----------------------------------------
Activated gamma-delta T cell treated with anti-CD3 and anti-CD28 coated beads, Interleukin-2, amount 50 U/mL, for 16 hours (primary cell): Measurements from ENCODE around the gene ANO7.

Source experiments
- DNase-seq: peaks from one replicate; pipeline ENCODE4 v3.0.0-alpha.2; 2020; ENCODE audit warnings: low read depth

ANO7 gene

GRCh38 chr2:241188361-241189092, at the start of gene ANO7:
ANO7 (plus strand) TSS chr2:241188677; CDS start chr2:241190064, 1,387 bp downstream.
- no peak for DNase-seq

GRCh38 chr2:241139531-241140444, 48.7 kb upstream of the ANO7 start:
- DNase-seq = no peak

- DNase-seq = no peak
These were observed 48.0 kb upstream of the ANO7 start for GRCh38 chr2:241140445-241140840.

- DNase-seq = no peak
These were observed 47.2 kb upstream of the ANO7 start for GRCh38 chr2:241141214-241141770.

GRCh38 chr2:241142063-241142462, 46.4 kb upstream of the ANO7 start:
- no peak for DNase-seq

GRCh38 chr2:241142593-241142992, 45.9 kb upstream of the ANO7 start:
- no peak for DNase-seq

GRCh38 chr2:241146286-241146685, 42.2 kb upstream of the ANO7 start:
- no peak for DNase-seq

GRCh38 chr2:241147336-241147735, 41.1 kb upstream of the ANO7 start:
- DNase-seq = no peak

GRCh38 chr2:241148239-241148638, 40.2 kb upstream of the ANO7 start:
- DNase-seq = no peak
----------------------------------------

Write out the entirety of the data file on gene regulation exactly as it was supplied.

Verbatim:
Activated gamma-delta T cell treated with anti-CD3 and anti-CD28 coated beads, Interleukin-2, amount 50 U/mL, for 16 hours (primary cell): Measurements from ENCODE around the gene ANO7.

Source experiments
- DNase-seq: peaks from one replicate; pipeline ENCODE4 v3.0.0-alpha.2; 2020; ENCODE audit warnings: low read depth

ANO7 gene

GRCh38 chr2:241188361-241189092, at the start of gene ANO7:
ANO7 (plus strand) TSS chr2:241188677; CDS start chr2:241190064, 1,387 bp downstream.
- no peak for DNase-seq

GRCh38 chr2:241139531-241140444, 48.7 kb upstream of the ANO7 start:
- DNase-seq = no peak

- DNase-seq = no peak
These were observed 48.0 kb upstream of the ANO7 start for GRCh38 chr2:241140445-241140840.

- DNase-seq = no peak
These were observed 47.2 kb upstream of the ANO7 start for GRCh38 chr2:241141214-241141770.

GRCh38 chr2:241142063-241142462, 46.4 kb upstream of the ANO7 start:
- no peak for DNase-seq

GRCh38 chr2:241142593-241142992, 45.9 kb upstream of the ANO7 start:
- no peak for DNase-seq

GRCh38 chr2:241146286-241146685, 42.2 kb upstream of the ANO7 start:
- no peak for DNase-seq

GRCh38 chr2:241147336-241147735, 41.1 kb upstream of the ANO7 start:
- DNase-seq = no peak

GRCh38 chr2:241148239-241148638, 40.2 kb upstream of the ANO7 start:
- DNase-seq = no peak